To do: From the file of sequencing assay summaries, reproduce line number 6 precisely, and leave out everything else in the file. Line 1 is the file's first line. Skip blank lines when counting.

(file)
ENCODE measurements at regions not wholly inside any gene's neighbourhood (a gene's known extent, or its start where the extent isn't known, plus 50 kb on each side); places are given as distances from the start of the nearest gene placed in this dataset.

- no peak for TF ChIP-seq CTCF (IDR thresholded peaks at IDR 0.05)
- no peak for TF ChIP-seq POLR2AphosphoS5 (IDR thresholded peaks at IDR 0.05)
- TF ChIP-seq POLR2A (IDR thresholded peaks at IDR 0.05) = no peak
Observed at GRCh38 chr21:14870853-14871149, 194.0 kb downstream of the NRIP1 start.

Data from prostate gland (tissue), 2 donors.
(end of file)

Data from prostate gland (tissue), 2 donors.